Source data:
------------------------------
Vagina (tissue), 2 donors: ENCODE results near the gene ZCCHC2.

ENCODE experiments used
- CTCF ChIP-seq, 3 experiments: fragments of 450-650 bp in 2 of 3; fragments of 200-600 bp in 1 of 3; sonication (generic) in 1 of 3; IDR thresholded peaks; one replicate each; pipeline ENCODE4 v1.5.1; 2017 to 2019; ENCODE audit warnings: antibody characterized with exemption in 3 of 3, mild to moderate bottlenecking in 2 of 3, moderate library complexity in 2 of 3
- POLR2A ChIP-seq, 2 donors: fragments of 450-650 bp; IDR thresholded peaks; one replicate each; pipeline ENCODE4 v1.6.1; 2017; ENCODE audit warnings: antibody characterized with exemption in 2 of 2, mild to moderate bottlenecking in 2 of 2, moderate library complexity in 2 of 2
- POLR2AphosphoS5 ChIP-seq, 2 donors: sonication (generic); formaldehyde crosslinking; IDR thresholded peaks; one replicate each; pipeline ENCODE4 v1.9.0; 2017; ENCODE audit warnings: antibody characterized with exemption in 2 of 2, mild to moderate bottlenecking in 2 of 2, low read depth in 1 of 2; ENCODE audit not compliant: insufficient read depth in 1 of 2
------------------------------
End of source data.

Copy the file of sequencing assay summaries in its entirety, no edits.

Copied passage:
Vagina (tissue), 2 donors: ENCODE results near the gene ZCCHC2.

ENCODE experiments used
- CTCF ChIP-seq, 3 experiments: fragments of 450-650 bp in 2 of 3; fragments of 200-600 bp in 1 of 3; sonication (generic) in 1 of 3; IDR thresholded peaks; one replicate each; pipeline ENCODE4 v1.5.1; 2017 to 2019; ENCODE audit warnings: antibody characterized with exemption in 3 of 3, mild to moderate bottlenecking in 2 of 3, moderate library complexity in 2 of 3
- POLR2A ChIP-seq, 2 donors: fragments of 450-650 bp; IDR thresholded peaks; one replicate each; pipeline ENCODE4 v1.6.1; 2017; ENCODE audit warnings: antibody characterized with exemption in 2 of 2, mild to moderate bottlenecking in 2 of 2, moderate library complexity in 2 of 2
- POLR2AphosphoS5 ChIP-seq, 2 donors: sonication (generic); formaldehyde crosslinking; IDR thresholded peaks; one replicate each; pipeline ENCODE4 v1.9.0; 2017; ENCODE audit warnings: antibody characterized with exemption in 2 of 2, mild to moderate bottlenecking in 2 of 2, low read depth in 1 of 2; ENCODE audit not compliant: insufficient read depth in 1 of 2